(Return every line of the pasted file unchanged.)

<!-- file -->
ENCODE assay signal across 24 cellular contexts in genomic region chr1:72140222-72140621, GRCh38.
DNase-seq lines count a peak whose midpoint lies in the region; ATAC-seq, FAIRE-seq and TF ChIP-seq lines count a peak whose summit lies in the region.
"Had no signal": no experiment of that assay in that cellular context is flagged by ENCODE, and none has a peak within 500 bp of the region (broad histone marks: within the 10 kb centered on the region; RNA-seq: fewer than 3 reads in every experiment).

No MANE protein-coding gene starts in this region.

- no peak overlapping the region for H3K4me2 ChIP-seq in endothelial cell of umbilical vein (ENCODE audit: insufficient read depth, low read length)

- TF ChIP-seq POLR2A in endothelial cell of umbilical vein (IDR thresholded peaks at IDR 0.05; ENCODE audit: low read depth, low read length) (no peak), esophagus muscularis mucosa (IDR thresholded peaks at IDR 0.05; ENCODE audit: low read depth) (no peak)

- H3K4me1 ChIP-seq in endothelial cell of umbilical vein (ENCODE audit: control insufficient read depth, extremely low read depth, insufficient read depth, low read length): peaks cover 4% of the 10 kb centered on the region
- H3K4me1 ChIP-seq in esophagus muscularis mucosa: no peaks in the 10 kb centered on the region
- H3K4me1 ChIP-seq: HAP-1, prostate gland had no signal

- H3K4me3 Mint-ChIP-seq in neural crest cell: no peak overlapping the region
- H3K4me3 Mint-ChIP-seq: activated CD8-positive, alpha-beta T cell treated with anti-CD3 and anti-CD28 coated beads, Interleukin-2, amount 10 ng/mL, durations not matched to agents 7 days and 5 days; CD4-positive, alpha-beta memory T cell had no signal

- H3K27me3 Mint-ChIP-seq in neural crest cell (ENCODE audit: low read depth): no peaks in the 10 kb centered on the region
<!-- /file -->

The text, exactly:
ENCODE assay signal across 24 cellular contexts in genomic region chr1:72140222-72140621, GRCh38.
DNase-seq lines count a peak whose midpoint lies in the region; ATAC-seq, FAIRE-seq and TF ChIP-seq lines count a peak whose summit lies in the region.
"Had no signal": no experiment of that assay in that cellular context is flagged by ENCODE, and none has a peak within 500 bp of the region (broad histone marks: within the 10 kb centered on the region; RNA-seq: fewer than 3 reads in every experiment).

No MANE protein-coding gene starts in this region.

- no peak overlapping the region for H3K4me2 ChIP-seq in endothelial cell of umbilical vein (ENCODE audit: insufficient read depth, low read length)

- TF ChIP-seq POLR2A in endothelial cell of umbilical vein (IDR thresholded peaks at IDR 0.05; ENCODE audit: low read depth, low read length) (no peak), esophagus muscularis mucosa (IDR thresholded peaks at IDR 0.05; ENCODE audit: low read depth) (no peak)

- H3K4me1 ChIP-seq in endothelial cell of umbilical vein (ENCODE audit: control insufficient read depth, extremely low read depth, insufficient read depth, low read length): peaks cover 4% of the 10 kb centered on the region
- H3K4me1 ChIP-seq in esophagus muscularis mucosa: no peaks in the 10 kb centered on the region
- H3K4me1 ChIP-seq: HAP-1, prostate gland had no signal

- H3K4me3 Mint-ChIP-seq in neural crest cell: no peak overlapping the region
- H3K4me3 Mint-ChIP-seq: activated CD8-positive, alpha-beta T cell treated with anti-CD3 and anti-CD28 coated beads, Interleukin-2, amount 10 ng/mL, durations not matched to agents 7 days and 5 days; CD4-positive, alpha-beta memory T cell had no signal

- H3K27me3 Mint-ChIP-seq in neural crest cell (ENCODE audit: low read depth): no peaks in the 10 kb centered on the region